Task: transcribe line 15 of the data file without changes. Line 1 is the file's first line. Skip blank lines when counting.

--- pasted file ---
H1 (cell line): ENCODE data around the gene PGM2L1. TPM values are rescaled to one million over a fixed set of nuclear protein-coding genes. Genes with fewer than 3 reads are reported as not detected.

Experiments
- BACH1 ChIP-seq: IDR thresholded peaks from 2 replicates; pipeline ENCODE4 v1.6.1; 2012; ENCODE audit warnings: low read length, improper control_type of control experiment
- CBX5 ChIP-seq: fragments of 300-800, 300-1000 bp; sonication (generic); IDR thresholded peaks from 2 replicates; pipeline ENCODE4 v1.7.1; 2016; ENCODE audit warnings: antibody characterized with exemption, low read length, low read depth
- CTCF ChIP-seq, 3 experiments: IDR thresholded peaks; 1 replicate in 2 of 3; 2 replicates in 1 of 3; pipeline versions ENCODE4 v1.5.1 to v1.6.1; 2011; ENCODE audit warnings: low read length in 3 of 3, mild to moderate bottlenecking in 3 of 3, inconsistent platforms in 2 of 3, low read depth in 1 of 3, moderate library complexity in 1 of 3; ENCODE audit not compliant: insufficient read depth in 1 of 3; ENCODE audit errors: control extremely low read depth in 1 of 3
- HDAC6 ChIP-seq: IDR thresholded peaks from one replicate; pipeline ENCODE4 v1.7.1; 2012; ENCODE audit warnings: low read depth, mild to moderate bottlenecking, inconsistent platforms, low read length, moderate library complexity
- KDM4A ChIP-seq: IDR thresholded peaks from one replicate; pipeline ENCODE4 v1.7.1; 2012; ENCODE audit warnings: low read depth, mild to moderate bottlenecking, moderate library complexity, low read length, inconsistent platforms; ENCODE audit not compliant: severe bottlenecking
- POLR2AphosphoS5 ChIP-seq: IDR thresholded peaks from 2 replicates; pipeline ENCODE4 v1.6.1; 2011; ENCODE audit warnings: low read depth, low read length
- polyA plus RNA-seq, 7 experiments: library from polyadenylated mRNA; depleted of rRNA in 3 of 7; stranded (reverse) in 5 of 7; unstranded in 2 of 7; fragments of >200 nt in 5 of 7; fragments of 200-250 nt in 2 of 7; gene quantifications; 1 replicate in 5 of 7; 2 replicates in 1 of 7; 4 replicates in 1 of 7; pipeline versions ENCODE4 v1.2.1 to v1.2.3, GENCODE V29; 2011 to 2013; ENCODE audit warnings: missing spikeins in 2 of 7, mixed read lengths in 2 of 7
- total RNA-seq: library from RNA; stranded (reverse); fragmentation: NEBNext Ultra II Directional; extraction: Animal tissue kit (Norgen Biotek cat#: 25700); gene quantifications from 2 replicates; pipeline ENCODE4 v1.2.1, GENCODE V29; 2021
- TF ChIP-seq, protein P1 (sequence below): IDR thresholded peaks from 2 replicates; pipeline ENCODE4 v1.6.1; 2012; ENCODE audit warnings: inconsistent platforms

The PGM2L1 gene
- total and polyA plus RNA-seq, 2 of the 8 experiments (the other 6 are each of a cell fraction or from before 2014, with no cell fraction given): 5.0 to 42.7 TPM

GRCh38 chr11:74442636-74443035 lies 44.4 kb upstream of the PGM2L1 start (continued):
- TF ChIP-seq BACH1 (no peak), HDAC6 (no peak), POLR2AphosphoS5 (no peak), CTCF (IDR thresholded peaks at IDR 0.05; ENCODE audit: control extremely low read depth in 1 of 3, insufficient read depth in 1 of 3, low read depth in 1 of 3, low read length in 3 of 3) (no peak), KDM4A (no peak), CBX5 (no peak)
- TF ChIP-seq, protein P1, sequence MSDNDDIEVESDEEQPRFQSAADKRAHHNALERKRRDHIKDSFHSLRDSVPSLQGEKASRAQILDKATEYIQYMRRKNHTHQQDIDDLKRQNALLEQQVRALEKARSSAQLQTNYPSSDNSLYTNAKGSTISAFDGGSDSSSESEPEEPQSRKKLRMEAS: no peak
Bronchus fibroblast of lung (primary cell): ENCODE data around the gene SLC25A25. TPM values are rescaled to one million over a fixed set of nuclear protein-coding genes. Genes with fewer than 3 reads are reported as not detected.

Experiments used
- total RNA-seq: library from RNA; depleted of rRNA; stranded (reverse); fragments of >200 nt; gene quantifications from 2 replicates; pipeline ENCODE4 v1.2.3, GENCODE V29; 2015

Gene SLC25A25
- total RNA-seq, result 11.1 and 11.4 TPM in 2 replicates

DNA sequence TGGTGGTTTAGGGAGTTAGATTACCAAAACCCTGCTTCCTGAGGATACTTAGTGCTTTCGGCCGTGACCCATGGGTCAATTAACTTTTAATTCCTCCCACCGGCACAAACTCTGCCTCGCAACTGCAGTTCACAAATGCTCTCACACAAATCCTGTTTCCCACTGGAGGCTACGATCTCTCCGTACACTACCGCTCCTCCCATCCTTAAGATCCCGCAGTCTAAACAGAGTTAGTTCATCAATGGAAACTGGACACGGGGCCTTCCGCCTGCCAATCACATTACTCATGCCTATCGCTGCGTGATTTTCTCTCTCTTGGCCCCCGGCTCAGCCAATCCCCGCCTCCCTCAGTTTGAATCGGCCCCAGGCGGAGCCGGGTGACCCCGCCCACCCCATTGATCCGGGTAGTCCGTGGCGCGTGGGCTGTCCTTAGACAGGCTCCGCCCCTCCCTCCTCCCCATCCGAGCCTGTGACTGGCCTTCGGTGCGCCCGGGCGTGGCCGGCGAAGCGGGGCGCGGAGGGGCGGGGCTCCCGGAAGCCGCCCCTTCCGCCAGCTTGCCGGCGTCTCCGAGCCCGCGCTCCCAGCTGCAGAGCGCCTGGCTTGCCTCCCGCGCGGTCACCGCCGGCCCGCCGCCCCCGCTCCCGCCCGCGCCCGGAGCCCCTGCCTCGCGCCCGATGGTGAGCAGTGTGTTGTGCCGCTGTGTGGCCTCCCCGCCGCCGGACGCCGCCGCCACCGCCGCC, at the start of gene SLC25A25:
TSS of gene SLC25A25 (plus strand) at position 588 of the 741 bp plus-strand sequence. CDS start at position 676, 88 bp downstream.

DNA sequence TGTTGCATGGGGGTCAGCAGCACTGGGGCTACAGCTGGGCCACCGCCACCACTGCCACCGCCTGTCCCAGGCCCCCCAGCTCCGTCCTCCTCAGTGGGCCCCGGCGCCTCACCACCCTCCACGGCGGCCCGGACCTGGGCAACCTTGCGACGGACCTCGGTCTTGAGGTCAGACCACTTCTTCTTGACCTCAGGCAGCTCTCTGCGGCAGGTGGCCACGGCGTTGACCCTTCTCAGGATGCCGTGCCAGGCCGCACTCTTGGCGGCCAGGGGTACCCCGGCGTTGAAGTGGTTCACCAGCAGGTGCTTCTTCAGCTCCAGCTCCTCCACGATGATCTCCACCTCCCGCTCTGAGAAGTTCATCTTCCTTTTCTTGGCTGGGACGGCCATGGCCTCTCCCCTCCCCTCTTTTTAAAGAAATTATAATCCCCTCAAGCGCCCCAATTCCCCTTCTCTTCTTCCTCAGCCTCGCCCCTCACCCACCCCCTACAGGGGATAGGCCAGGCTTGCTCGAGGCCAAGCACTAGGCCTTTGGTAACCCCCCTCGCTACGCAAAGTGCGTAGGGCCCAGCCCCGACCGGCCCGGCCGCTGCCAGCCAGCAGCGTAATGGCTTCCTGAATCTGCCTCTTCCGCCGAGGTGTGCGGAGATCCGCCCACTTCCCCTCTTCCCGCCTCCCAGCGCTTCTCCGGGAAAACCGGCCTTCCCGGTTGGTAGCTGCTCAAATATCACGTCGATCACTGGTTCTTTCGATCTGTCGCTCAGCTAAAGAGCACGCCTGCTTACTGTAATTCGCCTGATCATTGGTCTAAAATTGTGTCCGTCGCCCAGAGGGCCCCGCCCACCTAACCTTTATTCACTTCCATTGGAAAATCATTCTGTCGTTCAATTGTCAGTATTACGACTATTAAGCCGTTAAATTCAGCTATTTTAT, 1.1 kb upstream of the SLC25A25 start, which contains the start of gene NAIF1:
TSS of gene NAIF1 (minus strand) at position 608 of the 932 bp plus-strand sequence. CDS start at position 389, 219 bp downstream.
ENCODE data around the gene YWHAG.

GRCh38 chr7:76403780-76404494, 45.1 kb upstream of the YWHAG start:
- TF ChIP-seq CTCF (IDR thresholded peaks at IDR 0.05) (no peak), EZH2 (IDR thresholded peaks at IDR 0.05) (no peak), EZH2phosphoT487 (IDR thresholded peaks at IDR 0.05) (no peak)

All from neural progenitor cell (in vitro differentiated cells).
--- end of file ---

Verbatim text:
- TF ChIP-seq BACH1 (no peak), HDAC6 (no peak), POLR2AphosphoS5 (no peak), CTCF (IDR thresholded peaks at IDR 0.05; ENCODE audit: control extremely low read depth in 1 of 3, insufficient read depth in 1 of 3, low read depth in 1 of 3, low read length in 3 of 3) (no peak), KDM4A (no peak), CBX5 (no peak)